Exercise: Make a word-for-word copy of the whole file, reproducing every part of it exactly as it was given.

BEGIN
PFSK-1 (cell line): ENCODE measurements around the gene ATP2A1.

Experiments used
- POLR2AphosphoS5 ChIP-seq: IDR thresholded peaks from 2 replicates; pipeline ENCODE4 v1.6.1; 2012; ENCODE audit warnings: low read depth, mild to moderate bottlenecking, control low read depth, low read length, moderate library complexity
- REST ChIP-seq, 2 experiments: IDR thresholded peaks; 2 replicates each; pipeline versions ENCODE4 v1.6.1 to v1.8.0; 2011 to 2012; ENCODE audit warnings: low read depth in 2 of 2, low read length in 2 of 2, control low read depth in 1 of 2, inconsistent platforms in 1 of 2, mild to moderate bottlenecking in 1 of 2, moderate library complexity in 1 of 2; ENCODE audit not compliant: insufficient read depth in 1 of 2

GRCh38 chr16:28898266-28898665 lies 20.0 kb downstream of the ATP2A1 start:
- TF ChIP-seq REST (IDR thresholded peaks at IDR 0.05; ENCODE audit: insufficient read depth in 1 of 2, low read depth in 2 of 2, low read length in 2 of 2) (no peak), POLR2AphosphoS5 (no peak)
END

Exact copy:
PFSK-1 (cell line): ENCODE measurements around the gene ATP2A1.

Experiments used
- POLR2AphosphoS5 ChIP-seq: IDR thresholded peaks from 2 replicates; pipeline ENCODE4 v1.6.1; 2012; ENCODE audit warnings: low read depth, mild to moderate bottlenecking, control low read depth, low read length, moderate library complexity
- REST ChIP-seq, 2 experiments: IDR thresholded peaks; 2 replicates each; pipeline versions ENCODE4 v1.6.1 to v1.8.0; 2011 to 2012; ENCODE audit warnings: low read depth in 2 of 2, low read length in 2 of 2, control low read depth in 1 of 2, inconsistent platforms in 1 of 2, mild to moderate bottlenecking in 1 of 2, moderate library complexity in 1 of 2; ENCODE audit not compliant: insufficient read depth in 1 of 2

GRCh38 chr16:28898266-28898665 lies 20.0 kb downstream of the ATP2A1 start:
- TF ChIP-seq REST (IDR thresholded peaks at IDR 0.05; ENCODE audit: insufficient read depth in 1 of 2, low read depth in 2 of 2, low read length in 2 of 2) (no peak), POLR2AphosphoS5 (no peak)